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C o m p u t e r G r a p h i c s in J a p a n

A SOLID MODELLING SYSTEM: FREEDOM-II FUJtO YAMAGUCHIand TOSHIYA TOKIEDA Department of Industrial Design, Kyushu Institute of Design, 9-1, Shiobaru 4-chome, Minami-ku, Fukuoka, 815, Japan

(Received 26 August 1983) Abstract--A compact solid modelling system FREEDOM-II is discussed using simple algorithms for Boolean shape operations and hidden line-surface elimination. l. INTRODUCTION The F R E E D O M - I I is a system which makes it possible to design solid objects with planar or curved surfaces interactively with the computer. The approach taken in the design of the system is to realize a small system, employing unified algorithms. In the system F R E E D O M - I I a face is treated in a unified way whether it is holed or not. Ordinarily a holed face is either split into a few pieces of faces or a new geometric element, a loop, associated with each hole is introduced in the object representation. But in the F R E E D O M - I I a holed face is treated as a single entity in the same way as a face without a hole by introducing a particular edge, "a bridge edge". Data structure manipulating routines in this case will be explained in this paper. In the system F R E E D O M - I I Boolean shape operations are performed between two polyhedra. In this case potentially intersecting faces are triangulated prior to the operation. Therefore, a main processing unit of the operation is one to process a mutually intersecting triangle pair. This is found to be very effective in simplifying the shape operation algorithm and realizing a small system. This shape operation algorithm based on the face triangulation can be extended to deal with objects made up of free form surfaces. Lastly, a hidden line and surface elimination algorithm is explained, which can be used both for hidden line and hidden surface detections. Roughly speaking the computation time of the algorithm increases, not depending on the complexity of the scene or the complexity of the visible image, but on the number of visible faces hidden partially.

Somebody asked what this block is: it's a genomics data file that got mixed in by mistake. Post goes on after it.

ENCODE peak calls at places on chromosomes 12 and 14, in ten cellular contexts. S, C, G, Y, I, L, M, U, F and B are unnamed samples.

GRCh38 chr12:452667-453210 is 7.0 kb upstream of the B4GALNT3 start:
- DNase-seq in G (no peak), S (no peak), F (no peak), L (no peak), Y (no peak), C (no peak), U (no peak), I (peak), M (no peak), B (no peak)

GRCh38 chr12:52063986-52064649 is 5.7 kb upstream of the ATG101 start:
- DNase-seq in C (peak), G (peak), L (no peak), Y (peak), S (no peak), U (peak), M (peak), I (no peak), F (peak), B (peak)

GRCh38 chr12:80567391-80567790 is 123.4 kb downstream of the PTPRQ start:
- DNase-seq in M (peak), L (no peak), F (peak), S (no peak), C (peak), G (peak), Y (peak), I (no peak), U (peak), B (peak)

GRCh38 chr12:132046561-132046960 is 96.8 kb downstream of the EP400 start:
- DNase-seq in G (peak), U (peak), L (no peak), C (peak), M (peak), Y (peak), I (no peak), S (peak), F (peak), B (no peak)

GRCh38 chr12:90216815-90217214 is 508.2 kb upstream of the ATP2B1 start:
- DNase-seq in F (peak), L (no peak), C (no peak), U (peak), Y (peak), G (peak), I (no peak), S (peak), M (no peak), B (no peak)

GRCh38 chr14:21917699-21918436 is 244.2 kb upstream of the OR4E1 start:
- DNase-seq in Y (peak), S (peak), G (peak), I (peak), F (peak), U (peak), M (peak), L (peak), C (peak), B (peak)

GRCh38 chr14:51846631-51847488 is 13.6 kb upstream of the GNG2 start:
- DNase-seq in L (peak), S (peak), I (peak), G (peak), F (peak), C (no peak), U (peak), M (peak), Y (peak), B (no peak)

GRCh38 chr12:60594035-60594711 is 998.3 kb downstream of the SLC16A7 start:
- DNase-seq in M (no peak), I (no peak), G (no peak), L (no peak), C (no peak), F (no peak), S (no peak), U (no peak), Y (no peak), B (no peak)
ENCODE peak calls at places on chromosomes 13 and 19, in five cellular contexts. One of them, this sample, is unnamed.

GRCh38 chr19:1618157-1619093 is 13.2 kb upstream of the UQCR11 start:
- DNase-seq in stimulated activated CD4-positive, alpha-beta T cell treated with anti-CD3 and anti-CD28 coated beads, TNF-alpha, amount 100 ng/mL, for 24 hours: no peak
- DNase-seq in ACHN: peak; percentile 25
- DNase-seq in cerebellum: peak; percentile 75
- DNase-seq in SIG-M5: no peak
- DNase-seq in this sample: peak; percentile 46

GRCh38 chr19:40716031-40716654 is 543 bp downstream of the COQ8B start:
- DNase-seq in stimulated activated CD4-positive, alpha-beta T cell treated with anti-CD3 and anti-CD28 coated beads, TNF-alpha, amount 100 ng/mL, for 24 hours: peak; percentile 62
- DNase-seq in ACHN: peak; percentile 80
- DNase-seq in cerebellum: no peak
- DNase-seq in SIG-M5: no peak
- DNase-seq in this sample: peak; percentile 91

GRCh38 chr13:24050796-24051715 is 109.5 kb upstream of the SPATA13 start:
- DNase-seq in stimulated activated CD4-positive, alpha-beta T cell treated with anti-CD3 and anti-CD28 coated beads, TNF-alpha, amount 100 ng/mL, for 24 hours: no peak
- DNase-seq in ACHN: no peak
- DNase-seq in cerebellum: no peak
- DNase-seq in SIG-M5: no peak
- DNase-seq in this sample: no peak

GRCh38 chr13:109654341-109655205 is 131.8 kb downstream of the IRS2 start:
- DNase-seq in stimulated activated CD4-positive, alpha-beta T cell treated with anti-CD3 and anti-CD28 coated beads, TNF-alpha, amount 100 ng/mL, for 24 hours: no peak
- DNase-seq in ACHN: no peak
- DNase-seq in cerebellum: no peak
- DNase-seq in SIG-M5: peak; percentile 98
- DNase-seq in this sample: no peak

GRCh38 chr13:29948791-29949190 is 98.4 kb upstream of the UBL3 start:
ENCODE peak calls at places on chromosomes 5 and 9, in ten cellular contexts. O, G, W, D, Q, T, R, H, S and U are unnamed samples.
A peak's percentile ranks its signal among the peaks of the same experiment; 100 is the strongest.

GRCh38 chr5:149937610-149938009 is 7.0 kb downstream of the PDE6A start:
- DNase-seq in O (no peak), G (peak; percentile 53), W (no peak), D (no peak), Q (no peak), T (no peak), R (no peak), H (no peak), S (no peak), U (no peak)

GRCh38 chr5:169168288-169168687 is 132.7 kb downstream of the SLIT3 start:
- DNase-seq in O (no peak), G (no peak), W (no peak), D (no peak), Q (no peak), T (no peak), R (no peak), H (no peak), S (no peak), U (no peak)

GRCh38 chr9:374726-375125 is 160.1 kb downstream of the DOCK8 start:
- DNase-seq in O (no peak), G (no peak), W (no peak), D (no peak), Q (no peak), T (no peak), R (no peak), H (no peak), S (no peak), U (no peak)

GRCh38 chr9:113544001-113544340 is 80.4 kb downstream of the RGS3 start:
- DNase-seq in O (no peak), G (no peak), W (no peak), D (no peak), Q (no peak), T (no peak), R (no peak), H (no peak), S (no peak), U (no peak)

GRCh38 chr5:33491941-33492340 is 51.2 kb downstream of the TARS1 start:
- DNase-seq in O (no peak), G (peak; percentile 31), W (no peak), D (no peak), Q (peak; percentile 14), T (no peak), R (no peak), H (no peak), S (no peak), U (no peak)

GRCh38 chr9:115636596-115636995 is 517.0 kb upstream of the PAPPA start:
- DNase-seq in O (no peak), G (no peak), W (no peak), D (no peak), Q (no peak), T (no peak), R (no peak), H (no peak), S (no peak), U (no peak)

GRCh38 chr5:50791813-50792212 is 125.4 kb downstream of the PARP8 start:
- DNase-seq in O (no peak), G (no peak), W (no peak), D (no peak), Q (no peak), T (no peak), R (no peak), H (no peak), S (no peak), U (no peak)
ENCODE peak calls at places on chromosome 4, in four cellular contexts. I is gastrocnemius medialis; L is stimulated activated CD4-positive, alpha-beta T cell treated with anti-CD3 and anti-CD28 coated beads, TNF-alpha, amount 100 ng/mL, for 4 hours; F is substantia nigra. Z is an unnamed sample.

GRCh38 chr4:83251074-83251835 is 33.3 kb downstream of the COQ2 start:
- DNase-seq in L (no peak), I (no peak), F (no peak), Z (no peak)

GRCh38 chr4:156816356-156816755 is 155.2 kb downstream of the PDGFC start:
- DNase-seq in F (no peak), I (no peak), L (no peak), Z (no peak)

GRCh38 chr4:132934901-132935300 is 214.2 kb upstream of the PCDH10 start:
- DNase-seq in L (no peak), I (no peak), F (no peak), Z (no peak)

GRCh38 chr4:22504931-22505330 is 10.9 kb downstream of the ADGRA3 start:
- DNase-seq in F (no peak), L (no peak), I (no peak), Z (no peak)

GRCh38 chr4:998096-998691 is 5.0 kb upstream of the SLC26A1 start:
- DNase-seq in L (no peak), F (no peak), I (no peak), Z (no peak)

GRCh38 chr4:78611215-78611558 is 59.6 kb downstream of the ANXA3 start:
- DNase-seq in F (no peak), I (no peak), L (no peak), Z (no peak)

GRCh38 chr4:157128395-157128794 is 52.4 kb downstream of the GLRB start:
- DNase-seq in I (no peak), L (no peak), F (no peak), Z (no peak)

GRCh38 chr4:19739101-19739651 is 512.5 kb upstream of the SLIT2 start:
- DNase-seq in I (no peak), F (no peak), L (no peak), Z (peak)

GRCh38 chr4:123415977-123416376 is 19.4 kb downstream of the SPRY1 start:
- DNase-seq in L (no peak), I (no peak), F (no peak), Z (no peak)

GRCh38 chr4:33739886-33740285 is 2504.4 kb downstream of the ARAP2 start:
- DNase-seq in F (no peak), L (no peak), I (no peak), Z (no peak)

NFACE

PFACE Edge NVT

\

"~~..' "

Fig. 1. Face representation. vertex of the outer perimeter (Fig. 2). We name this particular edge "bridge edge (B-edge)". The purpose of introducing the B-edge is to deal with a holed face as a single entity in almost the same way as an ordinary face without a hole. The B-edge is particular in that E d g e T . P F A C E t is the same as Edge T .NFACE. Because of this property the data structure must be manipulated with special care. 3. DATASTRUCTURE MANIPULATINGROUTINES By introducing Bedges, a holed face seems to be dealt with quite easily in the same way as an ordinary face without a hole. For example all the vertices of a holed face seem to be visited as a sequence of V,, V 2, V3, V4, V 5, V 6, V7, Vs, V6, Vs, V9 (see Fig. 2). A difficulty with this method is that a topological

2. FACE REPRESENTATION Objects are represented by employing the basic concept of the Winged Edge Data Structure[4] (Fig. 1). In the case of a holed face it is ordinarily either split into a few pieces of faces, or it is represented by introducing a new geometric element, "a loop". But in the F R E E D O M - I I it is represented by using an "invisible" edge between a vertex of a hole and a

VI

V

2

~

V9 ridgeedge

V4 V~ V3 Fig. 2. A bridge edge.

tEdgeT.PFACE should be read as PFACE of Edge. 225

226

FuJlO YAMAGUCH1and TOSHIYA TOKIEDA